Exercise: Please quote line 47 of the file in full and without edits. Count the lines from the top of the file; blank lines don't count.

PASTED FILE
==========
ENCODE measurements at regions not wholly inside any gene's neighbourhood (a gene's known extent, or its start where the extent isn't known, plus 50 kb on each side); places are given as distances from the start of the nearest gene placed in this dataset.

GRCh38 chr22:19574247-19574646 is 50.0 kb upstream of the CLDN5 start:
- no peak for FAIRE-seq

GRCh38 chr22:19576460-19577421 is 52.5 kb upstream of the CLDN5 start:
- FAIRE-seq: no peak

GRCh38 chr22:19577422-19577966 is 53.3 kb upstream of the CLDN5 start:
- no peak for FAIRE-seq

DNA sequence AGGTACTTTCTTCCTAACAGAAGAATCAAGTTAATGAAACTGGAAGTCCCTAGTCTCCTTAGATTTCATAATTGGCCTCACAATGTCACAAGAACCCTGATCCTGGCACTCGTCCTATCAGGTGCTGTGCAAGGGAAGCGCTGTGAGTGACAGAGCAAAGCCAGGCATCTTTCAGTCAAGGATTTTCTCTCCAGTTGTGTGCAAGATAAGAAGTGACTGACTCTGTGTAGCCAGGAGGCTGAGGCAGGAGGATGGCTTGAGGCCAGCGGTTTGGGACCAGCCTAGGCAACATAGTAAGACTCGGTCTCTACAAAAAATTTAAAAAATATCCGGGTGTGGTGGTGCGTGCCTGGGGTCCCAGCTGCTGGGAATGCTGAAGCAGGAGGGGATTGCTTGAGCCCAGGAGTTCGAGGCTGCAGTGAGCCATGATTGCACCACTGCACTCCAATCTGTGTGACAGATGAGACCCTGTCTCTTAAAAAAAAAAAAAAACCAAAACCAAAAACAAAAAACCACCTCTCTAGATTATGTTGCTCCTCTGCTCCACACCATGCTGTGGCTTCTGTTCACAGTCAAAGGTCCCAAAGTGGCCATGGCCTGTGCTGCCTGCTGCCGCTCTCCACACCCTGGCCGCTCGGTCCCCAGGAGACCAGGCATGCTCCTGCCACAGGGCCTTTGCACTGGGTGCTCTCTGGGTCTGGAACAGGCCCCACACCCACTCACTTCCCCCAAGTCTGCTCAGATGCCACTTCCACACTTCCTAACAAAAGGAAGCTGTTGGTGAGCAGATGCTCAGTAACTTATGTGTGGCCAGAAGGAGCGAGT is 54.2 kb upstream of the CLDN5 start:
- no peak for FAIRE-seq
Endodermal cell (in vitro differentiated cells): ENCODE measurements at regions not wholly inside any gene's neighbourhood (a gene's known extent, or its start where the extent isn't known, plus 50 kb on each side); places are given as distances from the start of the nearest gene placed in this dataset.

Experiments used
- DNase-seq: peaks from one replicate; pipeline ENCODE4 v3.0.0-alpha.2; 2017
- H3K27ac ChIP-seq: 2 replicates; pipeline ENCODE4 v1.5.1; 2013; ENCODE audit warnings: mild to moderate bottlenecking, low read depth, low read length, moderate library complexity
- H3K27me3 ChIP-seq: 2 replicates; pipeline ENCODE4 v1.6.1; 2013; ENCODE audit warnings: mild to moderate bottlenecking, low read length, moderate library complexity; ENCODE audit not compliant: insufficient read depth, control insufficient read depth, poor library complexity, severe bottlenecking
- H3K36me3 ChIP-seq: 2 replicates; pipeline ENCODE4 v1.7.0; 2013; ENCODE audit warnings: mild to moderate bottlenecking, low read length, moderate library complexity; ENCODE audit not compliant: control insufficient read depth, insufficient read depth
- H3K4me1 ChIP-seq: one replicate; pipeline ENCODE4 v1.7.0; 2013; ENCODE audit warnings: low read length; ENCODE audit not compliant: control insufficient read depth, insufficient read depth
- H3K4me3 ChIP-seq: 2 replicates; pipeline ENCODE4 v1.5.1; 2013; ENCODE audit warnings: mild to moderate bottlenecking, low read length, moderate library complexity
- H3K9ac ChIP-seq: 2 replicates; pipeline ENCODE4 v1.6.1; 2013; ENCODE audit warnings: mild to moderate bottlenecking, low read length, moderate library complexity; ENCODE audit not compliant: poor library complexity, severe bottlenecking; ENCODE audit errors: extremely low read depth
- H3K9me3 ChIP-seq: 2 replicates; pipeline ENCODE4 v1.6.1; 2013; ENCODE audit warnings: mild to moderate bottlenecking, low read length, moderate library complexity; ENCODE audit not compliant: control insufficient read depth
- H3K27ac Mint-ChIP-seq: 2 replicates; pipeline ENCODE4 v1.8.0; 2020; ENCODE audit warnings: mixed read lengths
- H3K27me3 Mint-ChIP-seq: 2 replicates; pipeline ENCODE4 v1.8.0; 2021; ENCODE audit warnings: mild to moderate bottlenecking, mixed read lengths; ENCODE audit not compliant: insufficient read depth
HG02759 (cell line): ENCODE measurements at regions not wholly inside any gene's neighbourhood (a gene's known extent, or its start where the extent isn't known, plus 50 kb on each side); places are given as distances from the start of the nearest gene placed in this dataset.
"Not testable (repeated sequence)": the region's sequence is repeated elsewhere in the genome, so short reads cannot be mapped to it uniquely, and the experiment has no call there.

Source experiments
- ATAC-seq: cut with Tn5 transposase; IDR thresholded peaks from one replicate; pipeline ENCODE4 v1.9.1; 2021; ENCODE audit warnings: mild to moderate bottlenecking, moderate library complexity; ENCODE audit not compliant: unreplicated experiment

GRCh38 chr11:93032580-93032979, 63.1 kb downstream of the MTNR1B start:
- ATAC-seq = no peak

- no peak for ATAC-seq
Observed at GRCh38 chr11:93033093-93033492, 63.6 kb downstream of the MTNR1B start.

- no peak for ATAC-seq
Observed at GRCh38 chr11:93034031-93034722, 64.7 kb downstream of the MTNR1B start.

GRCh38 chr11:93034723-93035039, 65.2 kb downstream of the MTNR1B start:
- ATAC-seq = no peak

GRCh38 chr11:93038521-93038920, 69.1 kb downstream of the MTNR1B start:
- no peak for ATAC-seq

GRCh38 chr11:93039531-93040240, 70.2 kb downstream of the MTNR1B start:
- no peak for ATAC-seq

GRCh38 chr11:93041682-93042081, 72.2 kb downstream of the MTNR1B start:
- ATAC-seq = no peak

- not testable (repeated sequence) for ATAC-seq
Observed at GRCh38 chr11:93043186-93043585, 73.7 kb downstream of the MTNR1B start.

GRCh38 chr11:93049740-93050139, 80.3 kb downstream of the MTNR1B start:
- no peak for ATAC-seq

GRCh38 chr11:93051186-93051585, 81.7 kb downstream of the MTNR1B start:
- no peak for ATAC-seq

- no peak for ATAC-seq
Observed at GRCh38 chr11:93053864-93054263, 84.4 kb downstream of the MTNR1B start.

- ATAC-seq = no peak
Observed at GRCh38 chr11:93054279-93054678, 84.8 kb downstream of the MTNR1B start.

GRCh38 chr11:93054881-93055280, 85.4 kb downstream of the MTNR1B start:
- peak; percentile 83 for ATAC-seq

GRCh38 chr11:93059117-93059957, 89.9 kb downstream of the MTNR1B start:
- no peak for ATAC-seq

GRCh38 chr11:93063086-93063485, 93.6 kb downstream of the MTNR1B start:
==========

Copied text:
Observed at GRCh38 chr11:93053864-93054263, 84.4 kb downstream of the MTNR1B start.